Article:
Until today, I din't know very well the Ducati microcameras because I am more interested in other kind of cameras, so you can imagine the surprise I had when I kept the little Sogno in my hands. The Ducati is quite smaller of my Pentax Q, the camera I used to take the three pictures you see in this page, and it's very heavy (245 grams). 
The Ducati Sogno is very original and well done, but in those years the italian people had not so much money to spend so this élite product became an economical flop. Ducati in six years sold less than 10'000 pieces of the two models on catalogue: Sogno and Simplex. The aim was to sell 10'000 pieces every year. At the end of its commercial life the Simplex was offered as gift to the Ducati motorbikes customers.
The main reason of this sale failure could be due, over to the high price, at the necessity to reeling the 35mm film in a smaller cartidge, probably too small, and with a tiny shaft that could create damages at the photographic emulsion.
On the other hand the mechanical costruction was very accurate. The curtain shutter on the focal plane was very peculiaran it was controlled by a spring. Probably the shutter was too small to be made with two curtains like Leica or all the other 35mm cameras. The Ducati Sogno is the only camera with a single curtain shutter.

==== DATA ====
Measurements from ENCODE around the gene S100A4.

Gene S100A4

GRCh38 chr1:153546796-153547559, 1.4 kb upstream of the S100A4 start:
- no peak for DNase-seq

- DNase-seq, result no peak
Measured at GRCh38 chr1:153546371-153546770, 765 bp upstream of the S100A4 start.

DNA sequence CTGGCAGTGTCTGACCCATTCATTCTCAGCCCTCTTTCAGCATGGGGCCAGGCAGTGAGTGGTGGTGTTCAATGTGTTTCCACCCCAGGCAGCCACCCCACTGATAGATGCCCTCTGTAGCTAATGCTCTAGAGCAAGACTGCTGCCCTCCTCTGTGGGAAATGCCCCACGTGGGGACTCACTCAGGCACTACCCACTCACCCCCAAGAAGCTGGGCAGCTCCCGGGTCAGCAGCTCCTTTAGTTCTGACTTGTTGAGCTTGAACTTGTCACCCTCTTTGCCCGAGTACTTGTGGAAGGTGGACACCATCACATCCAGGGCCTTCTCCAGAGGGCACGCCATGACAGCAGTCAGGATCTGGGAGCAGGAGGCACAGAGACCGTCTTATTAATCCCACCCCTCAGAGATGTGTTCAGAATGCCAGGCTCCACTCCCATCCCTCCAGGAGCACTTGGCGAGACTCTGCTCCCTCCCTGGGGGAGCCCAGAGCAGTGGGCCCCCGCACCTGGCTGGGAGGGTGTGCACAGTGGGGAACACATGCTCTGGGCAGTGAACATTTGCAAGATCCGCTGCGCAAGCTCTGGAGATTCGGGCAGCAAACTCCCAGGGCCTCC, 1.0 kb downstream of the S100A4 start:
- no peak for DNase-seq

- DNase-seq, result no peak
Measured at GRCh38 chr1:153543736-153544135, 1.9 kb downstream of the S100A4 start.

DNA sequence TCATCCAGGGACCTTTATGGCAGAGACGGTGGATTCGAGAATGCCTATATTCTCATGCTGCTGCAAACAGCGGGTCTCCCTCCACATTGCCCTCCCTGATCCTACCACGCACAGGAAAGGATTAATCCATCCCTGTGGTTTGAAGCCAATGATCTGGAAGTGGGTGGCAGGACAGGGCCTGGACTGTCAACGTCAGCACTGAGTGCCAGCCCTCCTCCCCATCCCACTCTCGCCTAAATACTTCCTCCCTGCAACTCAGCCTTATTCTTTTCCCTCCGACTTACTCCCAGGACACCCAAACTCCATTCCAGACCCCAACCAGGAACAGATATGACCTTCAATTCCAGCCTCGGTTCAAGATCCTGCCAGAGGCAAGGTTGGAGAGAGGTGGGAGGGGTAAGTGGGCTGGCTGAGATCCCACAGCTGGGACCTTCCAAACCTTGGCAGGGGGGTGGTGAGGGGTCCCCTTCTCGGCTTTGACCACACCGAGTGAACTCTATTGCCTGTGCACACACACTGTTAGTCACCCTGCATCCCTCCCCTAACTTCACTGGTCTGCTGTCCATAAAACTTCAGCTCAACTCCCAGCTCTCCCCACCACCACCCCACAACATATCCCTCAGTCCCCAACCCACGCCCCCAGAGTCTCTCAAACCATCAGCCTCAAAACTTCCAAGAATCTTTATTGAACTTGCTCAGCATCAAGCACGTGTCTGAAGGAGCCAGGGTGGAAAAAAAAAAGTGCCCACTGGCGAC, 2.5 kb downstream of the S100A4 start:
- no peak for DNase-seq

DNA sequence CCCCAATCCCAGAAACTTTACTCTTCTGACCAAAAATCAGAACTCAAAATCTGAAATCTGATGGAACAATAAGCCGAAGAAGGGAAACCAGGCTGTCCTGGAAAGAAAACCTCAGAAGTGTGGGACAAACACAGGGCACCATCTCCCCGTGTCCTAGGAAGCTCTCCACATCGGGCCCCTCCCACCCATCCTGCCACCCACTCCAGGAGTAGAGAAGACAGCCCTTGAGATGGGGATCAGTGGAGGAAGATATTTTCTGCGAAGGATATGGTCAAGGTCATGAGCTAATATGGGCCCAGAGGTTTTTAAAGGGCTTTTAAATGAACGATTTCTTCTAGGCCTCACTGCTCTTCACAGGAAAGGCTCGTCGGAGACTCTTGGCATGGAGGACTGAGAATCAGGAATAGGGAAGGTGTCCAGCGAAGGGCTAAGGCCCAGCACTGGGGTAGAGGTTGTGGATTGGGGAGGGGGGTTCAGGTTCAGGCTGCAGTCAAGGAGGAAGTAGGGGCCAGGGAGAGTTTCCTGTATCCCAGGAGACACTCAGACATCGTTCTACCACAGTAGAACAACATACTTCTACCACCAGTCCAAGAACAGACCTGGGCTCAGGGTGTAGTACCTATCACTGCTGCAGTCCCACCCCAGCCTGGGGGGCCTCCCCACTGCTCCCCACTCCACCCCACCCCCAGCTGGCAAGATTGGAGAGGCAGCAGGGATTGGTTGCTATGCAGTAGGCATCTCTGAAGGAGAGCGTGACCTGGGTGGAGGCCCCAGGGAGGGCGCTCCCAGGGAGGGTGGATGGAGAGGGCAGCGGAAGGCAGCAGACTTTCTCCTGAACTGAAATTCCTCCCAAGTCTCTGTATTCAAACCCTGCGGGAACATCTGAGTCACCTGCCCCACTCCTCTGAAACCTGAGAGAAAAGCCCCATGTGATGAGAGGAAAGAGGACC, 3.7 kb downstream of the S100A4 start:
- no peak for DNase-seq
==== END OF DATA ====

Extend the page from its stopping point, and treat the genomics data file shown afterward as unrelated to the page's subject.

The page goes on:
Somebody thinks the project of the camera resurfaced from a drawer of what had been left of the Borgo Panigale factory after the WWII, because Ducati during the world worked at the war effort with the german allies. This is why Ducati was bombed by the Anglo America during the october 1944.

 One of the last Ducati Sogno produced in 1952.

 Ducati Sogno had interchangeble lens produced by Officine Galileo from Florence and studied by the italian Physical Giulio Toraldo di Francia.

A detail of the spring of the shutter and of the serial number of the Ducati Sogno.

Many collectors all around the world are searchng for a Sogno in good condition; the camera is quite well known, so I just will add a few pictures and the rare reproduction of the final 1952 original italian catalogue.